07 Jan Instead of New Year Resolutions, how about designing a new and better life!
Happiness shouldn’t just be something we set goals for once a year.
In fact goals should not be set just once each year.
What if you created a life that you loved every day?
What if happiness was your life every day?
Check out what a Stanford psychologist says in this great Washington Post article…
Throughout our lives, there will be moments when we’ll find ourselves stuck or worried that we’ve fallen short of our potential and greatest ambitions. We might find ourselves fantasizing over a different career or another partner, wondering if it is too late to change.
In their new book, “Designing Your Life: How to Build a Well-Lived, Joyful Life,” Stanford professors, Bill Burnett and Dave Evans, provide tools for how we can initiate meaningful changes when we’re feeling stuck without overhauling our whole lives.
For the latest in our Inspiring Reads series, Burnett, a Silicon Valley veteran and the executive director of Stanford University’s design program, describes how they’ve taken the same process designers use to develop new products and gadgets and applied it to finding greater fulfillment in our lives. And, to that end, he explains why he doesn’t make New Year’s resolutions.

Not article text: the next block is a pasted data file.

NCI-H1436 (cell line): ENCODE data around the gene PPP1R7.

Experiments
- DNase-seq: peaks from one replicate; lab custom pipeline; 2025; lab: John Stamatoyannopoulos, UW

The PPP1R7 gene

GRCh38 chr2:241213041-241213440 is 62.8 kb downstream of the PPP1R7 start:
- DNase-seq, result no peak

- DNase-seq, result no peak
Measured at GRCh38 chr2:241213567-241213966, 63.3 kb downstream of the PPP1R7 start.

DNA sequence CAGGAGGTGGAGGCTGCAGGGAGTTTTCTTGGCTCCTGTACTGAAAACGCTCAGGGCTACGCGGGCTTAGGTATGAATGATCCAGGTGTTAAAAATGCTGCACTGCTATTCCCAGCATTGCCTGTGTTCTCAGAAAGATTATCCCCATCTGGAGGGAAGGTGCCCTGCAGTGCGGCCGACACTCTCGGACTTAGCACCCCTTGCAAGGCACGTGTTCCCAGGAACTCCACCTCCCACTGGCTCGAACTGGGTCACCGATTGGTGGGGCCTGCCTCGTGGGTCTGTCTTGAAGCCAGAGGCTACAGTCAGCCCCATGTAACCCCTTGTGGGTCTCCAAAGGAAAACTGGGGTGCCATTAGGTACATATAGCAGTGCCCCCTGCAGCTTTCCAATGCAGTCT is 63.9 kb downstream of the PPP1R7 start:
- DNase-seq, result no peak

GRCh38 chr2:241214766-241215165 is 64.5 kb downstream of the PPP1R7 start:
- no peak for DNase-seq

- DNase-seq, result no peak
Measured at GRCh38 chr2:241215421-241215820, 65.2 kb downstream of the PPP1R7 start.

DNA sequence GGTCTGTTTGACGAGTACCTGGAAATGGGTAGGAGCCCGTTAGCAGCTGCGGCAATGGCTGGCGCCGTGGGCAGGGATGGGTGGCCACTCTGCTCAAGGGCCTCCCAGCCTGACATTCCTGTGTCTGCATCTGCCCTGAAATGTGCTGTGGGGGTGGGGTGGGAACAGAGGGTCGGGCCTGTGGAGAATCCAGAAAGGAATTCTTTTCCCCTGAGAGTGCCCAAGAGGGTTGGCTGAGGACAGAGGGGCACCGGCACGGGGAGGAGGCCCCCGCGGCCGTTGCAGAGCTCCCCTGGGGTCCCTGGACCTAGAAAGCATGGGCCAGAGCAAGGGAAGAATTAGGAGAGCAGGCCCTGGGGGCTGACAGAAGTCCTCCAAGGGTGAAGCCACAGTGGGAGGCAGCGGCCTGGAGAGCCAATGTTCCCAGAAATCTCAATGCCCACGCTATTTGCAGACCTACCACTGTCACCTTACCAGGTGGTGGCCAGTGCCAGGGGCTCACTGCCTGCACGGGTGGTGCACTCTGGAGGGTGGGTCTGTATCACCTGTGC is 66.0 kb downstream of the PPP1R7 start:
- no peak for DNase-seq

Q: What is life design founded on?
Life design has grown out of design thinking. In design, a person looks for problems to solve by going out into the world. They talk to people; they use empathy and intuition to understand the problem they are trying to solve. Once designers can understand the problem, they can reframe it and come up with lots and lots of solutions. Then they create prototypes to determine which solutions are best.
For most people, they feel stuck because they have either defined their problem in a very narrow way or they’ve mixed up the solution with the problem. For example, a nurse who says she wants to chuck everything to become a singer-songwriter needs to figures out what’s really going on. Being a singer-songwriter is a solution, so what is the problem? Is it that she needs a creative outlet or something else? Problem-finding is a very powerful tool…
…keep reading the full and original article HERE